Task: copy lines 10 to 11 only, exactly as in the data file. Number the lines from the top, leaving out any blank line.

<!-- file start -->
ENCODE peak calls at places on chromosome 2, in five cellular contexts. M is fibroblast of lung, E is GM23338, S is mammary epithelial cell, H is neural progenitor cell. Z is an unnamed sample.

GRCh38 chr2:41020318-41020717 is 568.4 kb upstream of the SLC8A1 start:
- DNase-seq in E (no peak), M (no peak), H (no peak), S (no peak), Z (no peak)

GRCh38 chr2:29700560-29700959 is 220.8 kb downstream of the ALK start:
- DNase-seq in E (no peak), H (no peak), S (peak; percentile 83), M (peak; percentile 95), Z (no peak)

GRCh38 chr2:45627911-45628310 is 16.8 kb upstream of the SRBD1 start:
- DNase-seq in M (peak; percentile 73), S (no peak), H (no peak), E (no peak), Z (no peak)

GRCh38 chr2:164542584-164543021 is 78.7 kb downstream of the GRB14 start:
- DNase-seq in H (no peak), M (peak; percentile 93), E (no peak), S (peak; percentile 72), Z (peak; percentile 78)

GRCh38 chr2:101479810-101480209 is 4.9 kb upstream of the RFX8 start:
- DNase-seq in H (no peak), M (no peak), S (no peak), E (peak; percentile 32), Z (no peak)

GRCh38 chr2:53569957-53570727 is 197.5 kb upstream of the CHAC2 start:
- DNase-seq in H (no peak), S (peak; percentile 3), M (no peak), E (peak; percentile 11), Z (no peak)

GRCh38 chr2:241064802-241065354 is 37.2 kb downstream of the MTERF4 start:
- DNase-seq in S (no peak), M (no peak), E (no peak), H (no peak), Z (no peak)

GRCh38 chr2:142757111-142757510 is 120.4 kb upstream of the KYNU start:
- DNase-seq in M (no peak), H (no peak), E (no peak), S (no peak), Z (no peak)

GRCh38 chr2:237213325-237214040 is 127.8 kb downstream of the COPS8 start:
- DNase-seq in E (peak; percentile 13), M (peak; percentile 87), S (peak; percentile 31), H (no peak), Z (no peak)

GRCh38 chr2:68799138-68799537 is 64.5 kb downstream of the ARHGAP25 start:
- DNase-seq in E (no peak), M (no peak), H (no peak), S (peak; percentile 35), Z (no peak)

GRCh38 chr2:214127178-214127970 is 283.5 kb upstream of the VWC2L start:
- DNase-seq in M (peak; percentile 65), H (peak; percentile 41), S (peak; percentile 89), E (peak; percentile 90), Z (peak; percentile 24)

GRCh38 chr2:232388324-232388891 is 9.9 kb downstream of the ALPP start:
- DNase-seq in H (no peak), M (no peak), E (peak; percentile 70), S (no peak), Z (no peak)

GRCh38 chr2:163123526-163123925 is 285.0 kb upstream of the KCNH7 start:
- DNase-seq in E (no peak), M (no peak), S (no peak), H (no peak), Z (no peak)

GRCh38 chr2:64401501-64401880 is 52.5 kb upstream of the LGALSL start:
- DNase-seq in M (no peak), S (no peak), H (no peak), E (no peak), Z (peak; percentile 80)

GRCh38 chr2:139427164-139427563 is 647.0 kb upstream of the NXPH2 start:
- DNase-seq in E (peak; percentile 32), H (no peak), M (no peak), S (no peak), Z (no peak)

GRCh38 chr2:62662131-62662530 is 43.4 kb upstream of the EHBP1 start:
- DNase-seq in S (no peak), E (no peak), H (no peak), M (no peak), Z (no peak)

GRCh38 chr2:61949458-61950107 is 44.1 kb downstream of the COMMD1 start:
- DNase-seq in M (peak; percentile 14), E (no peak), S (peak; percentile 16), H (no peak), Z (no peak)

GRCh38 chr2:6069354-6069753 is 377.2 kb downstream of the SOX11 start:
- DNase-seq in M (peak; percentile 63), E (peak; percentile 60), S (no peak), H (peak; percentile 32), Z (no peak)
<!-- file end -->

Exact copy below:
GRCh38 chr2:101479810-101480209 is 4.9 kb upstream of the RFX8 start:
- DNase-seq in H (no peak), M (no peak), S (no peak), E (peak; percentile 32), Z (no peak)